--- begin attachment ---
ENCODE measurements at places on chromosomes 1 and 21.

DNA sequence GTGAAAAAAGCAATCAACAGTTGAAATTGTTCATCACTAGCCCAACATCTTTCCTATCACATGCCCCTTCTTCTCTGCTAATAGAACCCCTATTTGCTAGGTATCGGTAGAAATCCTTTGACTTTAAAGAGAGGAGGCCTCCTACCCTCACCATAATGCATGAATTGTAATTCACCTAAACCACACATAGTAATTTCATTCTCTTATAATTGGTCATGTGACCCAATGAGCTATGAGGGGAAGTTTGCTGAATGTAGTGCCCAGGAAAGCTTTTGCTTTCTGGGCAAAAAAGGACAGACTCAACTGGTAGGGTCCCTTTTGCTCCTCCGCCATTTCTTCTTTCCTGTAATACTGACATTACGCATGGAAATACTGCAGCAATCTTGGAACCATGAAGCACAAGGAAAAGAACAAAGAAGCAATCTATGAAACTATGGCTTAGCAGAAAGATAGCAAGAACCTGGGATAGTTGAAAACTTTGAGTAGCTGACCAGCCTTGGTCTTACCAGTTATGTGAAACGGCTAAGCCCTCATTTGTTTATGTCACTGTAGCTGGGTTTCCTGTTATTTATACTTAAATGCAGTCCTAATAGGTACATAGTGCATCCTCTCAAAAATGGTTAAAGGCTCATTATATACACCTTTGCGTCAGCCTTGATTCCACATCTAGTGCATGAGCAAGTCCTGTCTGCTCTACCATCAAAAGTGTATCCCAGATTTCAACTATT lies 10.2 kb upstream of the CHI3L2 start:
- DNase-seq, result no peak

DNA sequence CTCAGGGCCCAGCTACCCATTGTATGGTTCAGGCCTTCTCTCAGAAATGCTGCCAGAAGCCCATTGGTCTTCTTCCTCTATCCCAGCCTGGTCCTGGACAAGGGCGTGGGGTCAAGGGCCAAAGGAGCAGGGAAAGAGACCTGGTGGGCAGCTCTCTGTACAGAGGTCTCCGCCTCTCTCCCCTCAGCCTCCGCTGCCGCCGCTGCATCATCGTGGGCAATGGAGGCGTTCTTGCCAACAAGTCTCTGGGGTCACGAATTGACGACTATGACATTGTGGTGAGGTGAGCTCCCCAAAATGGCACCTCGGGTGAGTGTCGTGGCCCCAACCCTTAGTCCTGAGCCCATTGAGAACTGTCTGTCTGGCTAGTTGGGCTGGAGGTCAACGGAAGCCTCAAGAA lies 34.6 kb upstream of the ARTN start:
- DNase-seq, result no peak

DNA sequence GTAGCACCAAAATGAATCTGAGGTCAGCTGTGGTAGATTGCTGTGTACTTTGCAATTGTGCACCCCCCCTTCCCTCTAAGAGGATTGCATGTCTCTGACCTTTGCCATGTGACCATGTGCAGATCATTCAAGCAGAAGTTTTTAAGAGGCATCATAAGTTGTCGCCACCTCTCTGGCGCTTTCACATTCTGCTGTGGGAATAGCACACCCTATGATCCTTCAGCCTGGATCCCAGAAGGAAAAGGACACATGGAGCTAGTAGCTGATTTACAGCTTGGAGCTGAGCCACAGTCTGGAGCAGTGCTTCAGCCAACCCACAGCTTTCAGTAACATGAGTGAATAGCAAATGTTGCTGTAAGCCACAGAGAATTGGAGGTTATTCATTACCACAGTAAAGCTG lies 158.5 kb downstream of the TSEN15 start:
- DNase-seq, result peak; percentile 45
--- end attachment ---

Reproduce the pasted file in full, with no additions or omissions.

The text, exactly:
ENCODE measurements at places on chromosomes 1 and 21.

DNA sequence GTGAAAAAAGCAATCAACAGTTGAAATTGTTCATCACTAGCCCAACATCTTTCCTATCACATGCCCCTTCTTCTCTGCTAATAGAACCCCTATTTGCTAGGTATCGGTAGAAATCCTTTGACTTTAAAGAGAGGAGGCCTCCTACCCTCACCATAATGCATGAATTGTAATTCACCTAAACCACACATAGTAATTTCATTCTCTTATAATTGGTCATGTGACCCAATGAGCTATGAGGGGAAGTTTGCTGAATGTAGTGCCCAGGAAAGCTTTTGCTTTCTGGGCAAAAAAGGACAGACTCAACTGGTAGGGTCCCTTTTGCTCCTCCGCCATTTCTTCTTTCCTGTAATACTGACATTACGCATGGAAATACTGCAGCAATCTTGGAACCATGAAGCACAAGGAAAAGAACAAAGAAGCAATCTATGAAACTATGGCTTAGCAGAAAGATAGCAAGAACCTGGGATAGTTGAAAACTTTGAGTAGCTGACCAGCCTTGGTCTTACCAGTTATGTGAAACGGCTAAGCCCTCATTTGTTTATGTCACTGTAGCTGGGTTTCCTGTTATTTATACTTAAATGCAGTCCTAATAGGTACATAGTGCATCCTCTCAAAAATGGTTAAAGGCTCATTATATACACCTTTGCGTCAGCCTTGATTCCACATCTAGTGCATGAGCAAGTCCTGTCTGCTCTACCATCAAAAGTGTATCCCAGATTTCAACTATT lies 10.2 kb upstream of the CHI3L2 start:
- DNase-seq, result no peak

DNA sequence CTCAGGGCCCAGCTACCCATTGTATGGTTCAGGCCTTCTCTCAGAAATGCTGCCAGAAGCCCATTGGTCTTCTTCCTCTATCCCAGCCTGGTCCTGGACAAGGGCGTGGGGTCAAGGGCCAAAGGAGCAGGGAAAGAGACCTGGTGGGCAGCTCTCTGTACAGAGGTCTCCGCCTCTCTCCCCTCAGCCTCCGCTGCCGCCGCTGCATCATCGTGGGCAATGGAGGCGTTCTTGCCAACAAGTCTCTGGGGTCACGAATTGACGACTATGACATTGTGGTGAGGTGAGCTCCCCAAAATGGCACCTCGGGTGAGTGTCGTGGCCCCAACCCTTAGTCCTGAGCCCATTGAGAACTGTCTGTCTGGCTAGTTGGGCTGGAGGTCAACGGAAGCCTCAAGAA lies 34.6 kb upstream of the ARTN start:
- DNase-seq, result no peak

DNA sequence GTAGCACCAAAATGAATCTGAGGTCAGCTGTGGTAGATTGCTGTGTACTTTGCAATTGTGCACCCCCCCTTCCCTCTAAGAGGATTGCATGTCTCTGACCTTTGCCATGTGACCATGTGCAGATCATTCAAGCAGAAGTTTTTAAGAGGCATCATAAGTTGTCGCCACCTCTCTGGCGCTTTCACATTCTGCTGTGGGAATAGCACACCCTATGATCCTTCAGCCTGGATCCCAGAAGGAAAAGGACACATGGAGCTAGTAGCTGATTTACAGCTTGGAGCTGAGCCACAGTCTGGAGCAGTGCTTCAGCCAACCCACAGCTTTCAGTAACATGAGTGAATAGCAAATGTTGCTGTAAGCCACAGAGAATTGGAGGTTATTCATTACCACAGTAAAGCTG lies 158.5 kb downstream of the TSEN15 start:
- DNase-seq, result peak; percentile 45